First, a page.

The Fighter, Part 1: Short walk, long journey

By Rex HoggardFebruary 18, 2014, 12:00 pm

SHEPPARTON, Australia – For a man who has made more than his share of emotional walks in an eventful life, the 150 odd yards from the makeshift practice range to the first tee at Royal Melbourne Golf Club was every bit the seminal stroll.

Jarrod Lyle may have covered more meaningful ground in his 32 years, from his lonely trips down endless hospital corridors to his dogged quest to play the PGA Tour, but in terms of emotional capital the turf leading to Royal Melbourne’s opening hole was wrought with distractions.

November’s Australian Masters was Lyle’s sentimental return to competitive golf following his second bought with leukemia. The inner competitor didn’t stand a chance as he passed through a frenzied crowd – many of whom were donned in Lyle’s signature bright yellow shirts – on his way to another emotional milestone.

Amid the afternoon gloom and anticipation, Geoff Ogilvy and Brendon de Jonge, his playing partners for the first two rounds, avoided eye contact with Lyle. They didn’t want to succumb to the enormity of the moment as Lyle nervously paced around the tee box.

As if on cue, Lusi Joy, Lyle’s 1 ½ year old daughter who had been his solace and a singular source of inspiration over the previous 18 months, broke the silence with an angelic “Daddy.”

Lusi had been there through the darkest of days. She was there after each round of chemotherapy when the threat of radiation poisoning robbed Lyle of the one thing he wanted most in the world – to hold his daughter. She was there the day Lyle’s doctor called to tell him he was cancer free, and rode shotgun in a golf cart to his home course when Lyle finally allowed himself to imagine playing golf again.

It was only apropos that she would be in the front row when Lyle returned to competition.

“I was just standing there and heard Lusi call out and figured I have to find her and give her one last cuddle,” Lyle said following a first-round 72 that surprised everyone, even Lyle. “It’s something that I’ve always dreamed of to have my daughter at a golf tournament. I don’t know how I did it with tears in my eyes. I don’t really care where the tee shot went, it was in the rough, but I don’t care.”

There was a time, not that long ago, when Lyle didn’t really care if he ever played competitive golf again, and that was fine.

In March 2012 Lyle was diagnosed with acute myeloid leukemia for the second time. He'd beaten the disease and the debilitating side effects of chemotherapy as a teenager and went on to defy the odds when he earned his PGA Tour card in 2007.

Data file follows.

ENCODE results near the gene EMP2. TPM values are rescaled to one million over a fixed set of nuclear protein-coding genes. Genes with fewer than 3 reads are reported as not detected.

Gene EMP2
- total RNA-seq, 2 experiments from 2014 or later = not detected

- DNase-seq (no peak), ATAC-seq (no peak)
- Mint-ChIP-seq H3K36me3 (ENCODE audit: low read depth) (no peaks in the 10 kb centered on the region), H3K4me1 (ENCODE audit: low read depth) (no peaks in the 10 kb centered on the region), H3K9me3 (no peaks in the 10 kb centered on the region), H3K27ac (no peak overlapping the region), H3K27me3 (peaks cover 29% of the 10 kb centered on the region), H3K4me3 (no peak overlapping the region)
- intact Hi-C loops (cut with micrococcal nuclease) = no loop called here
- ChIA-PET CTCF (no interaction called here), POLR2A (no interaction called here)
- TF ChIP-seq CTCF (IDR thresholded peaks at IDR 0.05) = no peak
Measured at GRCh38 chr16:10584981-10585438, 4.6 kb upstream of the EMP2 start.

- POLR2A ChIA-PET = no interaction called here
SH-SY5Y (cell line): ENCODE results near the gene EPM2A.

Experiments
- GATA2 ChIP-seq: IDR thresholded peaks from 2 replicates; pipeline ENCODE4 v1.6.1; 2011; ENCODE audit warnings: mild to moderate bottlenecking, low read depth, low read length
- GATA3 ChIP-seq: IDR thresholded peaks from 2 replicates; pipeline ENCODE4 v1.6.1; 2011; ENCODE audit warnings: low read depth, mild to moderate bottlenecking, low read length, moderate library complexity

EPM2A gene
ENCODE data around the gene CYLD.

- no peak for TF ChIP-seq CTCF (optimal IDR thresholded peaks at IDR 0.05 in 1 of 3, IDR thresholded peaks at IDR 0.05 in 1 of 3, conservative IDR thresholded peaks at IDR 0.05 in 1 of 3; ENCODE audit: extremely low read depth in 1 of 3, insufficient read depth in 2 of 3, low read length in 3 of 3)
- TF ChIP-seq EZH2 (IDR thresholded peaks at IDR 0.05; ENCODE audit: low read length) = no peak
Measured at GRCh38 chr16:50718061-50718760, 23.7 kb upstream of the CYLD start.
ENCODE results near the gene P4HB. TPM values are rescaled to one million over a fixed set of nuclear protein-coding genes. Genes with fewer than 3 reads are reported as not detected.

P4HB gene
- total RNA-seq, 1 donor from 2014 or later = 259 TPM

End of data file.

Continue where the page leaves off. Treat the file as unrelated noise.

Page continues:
It’s never easy to learn that your own body has turned on you, which is essentially how leukemia kills, but for Lyle the news took a particularly gut-wrenching toll. Lyle and his wife Briony were expecting the couple’s first child, Lusi, within days of the diagnosis and, despite concerns from some on his medical team, he delayed the start of treatments so he could be there for the birth.

Throughout it all, Lyle’s focus remained on Lusi, not golf.

“I felt early on that golf wasn’t that important to him,” said Jeff Szer, Lyle’s hematologist at Royal Melbourne Hospital. “But now it’s different. It’s difficult to take golf out of the man.”

The fire to play again returned but at a particularly languid pace.

On June 8, 2012, Lyle received a bone-marrow transplant that swept his body clean of leukemia and, as his health and stamina improved, so did his outlook on golf until his interest was truly piqued by a DVD that arrived from America.

Tripp Isenhour, Golf Channel analyst and longtime friend of Lyle’s dating back to the duo’s days on the Web.com Tour, asked more than 80 Tour players, equipment representatives and caddies to send messages to Lyle, including Phil Mickelson and two-time heart transplant recipient Erik Compton.

“It lasted 42 minutes and I cried for 42 minutes,” Lyle said of the DVD.

In February 2013, nearly a year after being diagnosed the second time, Lyle loaded Lusi into a golf cart for the short drive to his home course in Torquay, Australia. He hit two drives off the first tee, both off the neck of the club and both into the fairway, had to collect Lusi after she’d tumbled into a greenside bunker and returned home after nine holes with a surprisingly upbeat assessment.

“He came through the door and said ‘Pack your bags, we’re going to America,’ ” laughed Briony. “He was that sure that his form was back from nine holes.”